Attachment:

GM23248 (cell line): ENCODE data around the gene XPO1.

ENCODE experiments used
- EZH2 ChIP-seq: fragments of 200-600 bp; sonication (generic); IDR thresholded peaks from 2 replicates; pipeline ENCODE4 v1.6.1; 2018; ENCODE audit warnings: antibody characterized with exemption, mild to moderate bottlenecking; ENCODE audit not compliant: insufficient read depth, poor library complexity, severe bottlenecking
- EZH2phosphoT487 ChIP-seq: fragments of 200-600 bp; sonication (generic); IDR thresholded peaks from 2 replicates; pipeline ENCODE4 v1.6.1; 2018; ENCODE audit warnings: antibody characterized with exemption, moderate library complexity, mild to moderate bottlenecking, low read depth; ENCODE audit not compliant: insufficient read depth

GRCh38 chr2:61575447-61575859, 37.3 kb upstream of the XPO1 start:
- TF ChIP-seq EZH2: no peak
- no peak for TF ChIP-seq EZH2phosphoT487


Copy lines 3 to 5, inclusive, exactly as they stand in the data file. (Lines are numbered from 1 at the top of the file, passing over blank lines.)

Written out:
- EZH2 ChIP-seq: fragments of 200-600 bp; sonication (generic); IDR thresholded peaks from 2 replicates; pipeline ENCODE4 v1.6.1; 2018; ENCODE audit warnings: antibody characterized with exemption, mild to moderate bottlenecking; ENCODE audit not compliant: insufficient read depth, poor library complexity, severe bottlenecking
- EZH2phosphoT487 ChIP-seq: fragments of 200-600 bp; sonication (generic); IDR thresholded peaks from 2 replicates; pipeline ENCODE4 v1.6.1; 2018; ENCODE audit warnings: antibody characterized with exemption, moderate library complexity, mild to moderate bottlenecking, low read depth; ENCODE audit not compliant: insufficient read depth

GRCh38 chr2:61575447-61575859, 37.3 kb upstream of the XPO1 start: